DAILY BRIEF: TODAY'S HEADLINES FROM THE BIOTECH FOOD DEBATE
FarmPowerNews@Starpower.net ( 12 Items )
(1) Listing of Current U.S. Ag Bio-tech Legislative
Actions - 3/5/2001,
Edited by Willie Vogt, E-Content Director, Farm Progress
Political activism is alive and well in statehouses around the country. What follows is a quick rundown of some pending actions that may affect your operation. This list was prepared by the MidAmerica Crop Protection Association.
Colorado - a bill has been introduced requiring foods be labeled that are genetically engineered.
Illinois - more than 6,000 bills are expected to be introduced,
including the Agriculture Producer Protection Act that requires ag production
contracts to have certain disclosures, organized in a
Indiana - a producer protection bill has been introduced along with a bill dealing with pesticides in schools.
Iowa - bills relating to biotech food labeling, contamination and penalties for disrupting research crop operations are in the works.
Kansas - several different bills are in the works including producer protection proposals and those governing genetic engineering. A state senate committee has also passed an anti crop destruction bill.
Michigan - the state is focusing on labeling for biotech content and children's health with the creation of the new Office of Children's Health Protection.
Minnesota - genetic engineering bills regarding use of biotech foods and aerial application of pesticides have been introduced.
Missouri - producer protection and biotech bills have been introduced and if passed, the biotech bill would create liability for double damages for knowing destruction or damage of crops.
Nebraska - producer protection and biotech bills are under review, and one state committee is looking at a 48-hour notice for neighbors in advance of treatment of a lawn with pesticides. That proposal is expected to die in committee, but the measure's sponsor says it'll be back next session.
North Dakota - lawmakers are considering a moratorium on the sale of genetically modified wheat seed. Other bills in the works cover such areas as pesticide fees and registration, destruction of crops and producer protection.
South Dakota - producer protection and biotech are key issues here too. A version of the producer protection provision would create a Division of Antitrust Enforcement within the state's Office of the Attorney General. Biotech bills include those against crop destruction and a bill
that expresses support for ag biotech.
Wisconsin - lobbyists are jockeying for position on changes to the Uniform Commercial Code. Currently, a lender has first claim to crops a farmer grows and a farmer must satisfy those debts until the lender takes a subordinate position. The state fertilizer and chemical association is working to insert language into the bill that would give a retailer or lender first position when lending production money. END.
(2-a) USDA delays Release of Seed Corn-Contamination
http://www.cropchoice.com news. Complete Text: (March 5 2001 --Cropchoice news)--
The USDA has delayed release of industry data that may indicate how
much corn seed contains traces of transgenic StarLink corn. The American
Trade Association planned to announce on
Friday how much of this year's seed stock had tested positive. However, at the last minute, the industry group decided to let the USDA take the lead on the issue. The U.S. government had approved StarLink, which Aventis CropScience produced and marketed, only for livestock feed.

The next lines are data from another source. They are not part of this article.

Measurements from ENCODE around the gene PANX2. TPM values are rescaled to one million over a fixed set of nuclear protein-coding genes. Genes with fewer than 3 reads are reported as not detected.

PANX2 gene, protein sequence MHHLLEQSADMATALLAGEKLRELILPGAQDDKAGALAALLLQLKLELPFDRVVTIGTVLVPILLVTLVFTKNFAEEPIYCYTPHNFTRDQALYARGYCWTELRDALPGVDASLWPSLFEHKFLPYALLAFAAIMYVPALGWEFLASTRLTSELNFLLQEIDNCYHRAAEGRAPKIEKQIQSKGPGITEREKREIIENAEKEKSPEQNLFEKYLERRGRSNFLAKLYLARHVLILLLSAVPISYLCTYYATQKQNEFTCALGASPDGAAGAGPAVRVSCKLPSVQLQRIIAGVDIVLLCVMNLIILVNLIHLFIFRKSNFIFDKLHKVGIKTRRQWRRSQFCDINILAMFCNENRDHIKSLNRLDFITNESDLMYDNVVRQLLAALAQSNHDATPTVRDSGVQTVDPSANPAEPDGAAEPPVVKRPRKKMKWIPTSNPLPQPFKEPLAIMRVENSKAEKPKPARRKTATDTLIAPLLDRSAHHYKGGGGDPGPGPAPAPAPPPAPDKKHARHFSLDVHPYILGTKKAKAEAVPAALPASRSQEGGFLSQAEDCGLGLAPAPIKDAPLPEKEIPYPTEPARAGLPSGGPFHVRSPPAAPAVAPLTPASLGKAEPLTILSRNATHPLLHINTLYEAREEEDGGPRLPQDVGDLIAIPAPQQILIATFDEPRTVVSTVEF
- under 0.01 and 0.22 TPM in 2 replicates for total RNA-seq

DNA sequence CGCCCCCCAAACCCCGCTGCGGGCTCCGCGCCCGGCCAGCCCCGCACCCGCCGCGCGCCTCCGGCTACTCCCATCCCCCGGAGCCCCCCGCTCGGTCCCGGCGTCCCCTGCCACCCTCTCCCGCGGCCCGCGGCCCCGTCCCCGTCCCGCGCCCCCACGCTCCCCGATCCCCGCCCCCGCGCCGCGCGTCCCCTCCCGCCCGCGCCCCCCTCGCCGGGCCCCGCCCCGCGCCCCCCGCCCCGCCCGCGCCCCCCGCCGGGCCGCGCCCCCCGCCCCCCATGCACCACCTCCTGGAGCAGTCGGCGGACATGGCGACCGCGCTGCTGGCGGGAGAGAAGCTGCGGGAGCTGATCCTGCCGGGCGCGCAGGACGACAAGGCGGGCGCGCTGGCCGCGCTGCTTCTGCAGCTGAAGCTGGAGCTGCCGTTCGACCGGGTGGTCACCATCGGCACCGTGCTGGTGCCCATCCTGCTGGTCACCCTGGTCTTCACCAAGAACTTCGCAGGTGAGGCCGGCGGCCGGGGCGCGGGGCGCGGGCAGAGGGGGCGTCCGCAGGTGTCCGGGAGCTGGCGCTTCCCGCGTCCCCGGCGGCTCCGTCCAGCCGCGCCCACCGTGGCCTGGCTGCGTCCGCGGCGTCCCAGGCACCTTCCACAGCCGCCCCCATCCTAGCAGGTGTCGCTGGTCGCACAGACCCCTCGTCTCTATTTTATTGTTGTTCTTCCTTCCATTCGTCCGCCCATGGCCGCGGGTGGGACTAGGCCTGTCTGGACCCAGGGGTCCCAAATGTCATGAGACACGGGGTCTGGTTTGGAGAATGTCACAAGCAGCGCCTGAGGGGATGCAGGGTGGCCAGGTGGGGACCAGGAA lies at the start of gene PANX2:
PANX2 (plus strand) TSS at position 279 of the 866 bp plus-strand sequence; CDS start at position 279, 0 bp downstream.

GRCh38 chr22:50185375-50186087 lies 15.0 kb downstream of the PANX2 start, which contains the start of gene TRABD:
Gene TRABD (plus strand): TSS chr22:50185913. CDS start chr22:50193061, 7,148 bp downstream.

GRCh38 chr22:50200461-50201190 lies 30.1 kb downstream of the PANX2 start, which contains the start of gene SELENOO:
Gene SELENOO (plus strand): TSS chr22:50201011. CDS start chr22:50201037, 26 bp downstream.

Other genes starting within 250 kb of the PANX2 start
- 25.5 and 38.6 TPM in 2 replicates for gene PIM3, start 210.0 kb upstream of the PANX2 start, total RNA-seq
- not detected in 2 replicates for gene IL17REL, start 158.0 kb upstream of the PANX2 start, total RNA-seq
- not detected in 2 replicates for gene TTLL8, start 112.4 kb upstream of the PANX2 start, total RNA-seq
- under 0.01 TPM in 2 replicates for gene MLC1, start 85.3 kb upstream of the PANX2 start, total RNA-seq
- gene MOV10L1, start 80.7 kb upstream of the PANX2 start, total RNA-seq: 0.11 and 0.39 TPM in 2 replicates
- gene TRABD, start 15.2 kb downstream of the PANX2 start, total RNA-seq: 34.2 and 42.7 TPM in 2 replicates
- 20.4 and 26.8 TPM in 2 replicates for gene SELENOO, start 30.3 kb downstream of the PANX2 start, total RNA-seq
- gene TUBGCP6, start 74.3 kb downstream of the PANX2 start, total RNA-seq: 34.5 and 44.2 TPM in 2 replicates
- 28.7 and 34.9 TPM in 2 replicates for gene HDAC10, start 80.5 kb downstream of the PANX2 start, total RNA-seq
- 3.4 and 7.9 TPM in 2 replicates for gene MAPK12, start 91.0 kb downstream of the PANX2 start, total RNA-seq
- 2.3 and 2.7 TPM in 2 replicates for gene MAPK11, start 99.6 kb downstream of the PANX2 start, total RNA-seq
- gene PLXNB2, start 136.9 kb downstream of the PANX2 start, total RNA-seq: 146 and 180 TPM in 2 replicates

Nonetheless, the corn that scientists suspect may be allergenic because of its Cry9c protein, contaminated the human food supply last year. A slew of food recalls followed. Japan and South Korea, who hadn't approved StarLink for any use, reacted by cutting their corn imports. Source: Doane Agricultural Services. END
(2-b) StarLink: USDA Estimates on Seed Corn Contamination
Expected Soon. Exports to Japan Down. (5 March 2001)
The USDA is expected to report early this week on the amount of seed corn that could be contaminated by StarLink. The American Seed Trade Association (ASTA) polled members last week for estimates, but results of that survey were turned over to the USDA for publication, Sparks Companies told clients this morning. In related StarLink news, exporters tell Reuters that Japan's corn buying for second quarter is far behind the average pace, with only about 1/4 of their needs covered. Last year at this time, they had bought 3/4 of the quarter's supplies. Traders told Reuters importers are trying to avoid buying US corn because of the StarLink controversy. "With new strict domestic legislation against unapproved gene-altered products going into effect in April, it's not easy for us to buy U.S. corn, since we are shouldering all the risk," a trader told Reuters. "In addition, we cannot use the corn as animal feed..."
(3) Ag Bio-Tech March Report, from Virginia Tech's ISB:
1. Engineering Multiple Genes in a Single Transformation Event
2. Cross-Pollination Leads to Triple Herbicide Resistance
3. Wheat Streak Mosaic Virus As A Gene Expression Vector
4. Results of Fed.Review Released for Comment
5. Outcry Over Cry9C . StarLink time bomb.
6. The StarLink Incident: Changing the Face of the US Grain Industry
(4) China: Consumer Watchdog Concern, Government GM Labels
5 Mar 2001, Source: just-food.com editorial team
Hong Kong's Consumer Council has urged government officials that a proposed
labelling system for GM food does not go far enough, and a more comprehensive
and compulsory system is essential. Head of the research and survey division
at the watchdog body, Connie Lau Yin-hing, added that monitoring of GM
food needs to be increased and labels should be compulsory where GM content
in food products exceeds 1%. Currently, the government has proposed
a 5% threshold for labelling, and there are no requirements to label loose
foods or meal ingredients in restaurants. The deputy director of Food and
Environmental Hygiene, Dr Leung Pak-yin,